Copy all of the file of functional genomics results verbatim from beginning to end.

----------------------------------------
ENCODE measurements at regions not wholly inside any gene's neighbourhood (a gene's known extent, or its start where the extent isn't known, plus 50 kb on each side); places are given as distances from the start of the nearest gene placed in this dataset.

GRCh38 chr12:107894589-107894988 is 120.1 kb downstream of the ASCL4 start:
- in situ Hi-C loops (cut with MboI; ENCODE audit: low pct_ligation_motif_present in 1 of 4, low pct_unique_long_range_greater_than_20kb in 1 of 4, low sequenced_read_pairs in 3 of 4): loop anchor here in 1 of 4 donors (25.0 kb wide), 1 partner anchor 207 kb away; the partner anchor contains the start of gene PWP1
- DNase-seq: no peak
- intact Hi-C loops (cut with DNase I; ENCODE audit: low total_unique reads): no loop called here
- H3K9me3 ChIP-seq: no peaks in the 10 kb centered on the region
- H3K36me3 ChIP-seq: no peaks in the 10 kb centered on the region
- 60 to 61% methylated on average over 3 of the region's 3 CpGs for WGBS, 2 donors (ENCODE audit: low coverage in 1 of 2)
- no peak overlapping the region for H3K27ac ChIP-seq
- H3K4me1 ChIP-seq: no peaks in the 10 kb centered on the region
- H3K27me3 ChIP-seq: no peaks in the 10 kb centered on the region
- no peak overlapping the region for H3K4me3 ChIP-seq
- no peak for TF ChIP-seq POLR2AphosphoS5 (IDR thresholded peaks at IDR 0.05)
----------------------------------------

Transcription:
ENCODE measurements at regions not wholly inside any gene's neighbourhood (a gene's known extent, or its start where the extent isn't known, plus 50 kb on each side); places are given as distances from the start of the nearest gene placed in this dataset.

GRCh38 chr12:107894589-107894988 is 120.1 kb downstream of the ASCL4 start:
- in situ Hi-C loops (cut with MboI; ENCODE audit: low pct_ligation_motif_present in 1 of 4, low pct_unique_long_range_greater_than_20kb in 1 of 4, low sequenced_read_pairs in 3 of 4): loop anchor here in 1 of 4 donors (25.0 kb wide), 1 partner anchor 207 kb away; the partner anchor contains the start of gene PWP1
- DNase-seq: no peak
- intact Hi-C loops (cut with DNase I; ENCODE audit: low total_unique reads): no loop called here
- H3K9me3 ChIP-seq: no peaks in the 10 kb centered on the region
- H3K36me3 ChIP-seq: no peaks in the 10 kb centered on the region
- 60 to 61% methylated on average over 3 of the region's 3 CpGs for WGBS, 2 donors (ENCODE audit: low coverage in 1 of 2)
- no peak overlapping the region for H3K27ac ChIP-seq
- H3K4me1 ChIP-seq: no peaks in the 10 kb centered on the region
- H3K27me3 ChIP-seq: no peaks in the 10 kb centered on the region
- no peak overlapping the region for H3K4me3 ChIP-seq
- no peak for TF ChIP-seq POLR2AphosphoS5 (IDR thresholded peaks at IDR 0.05)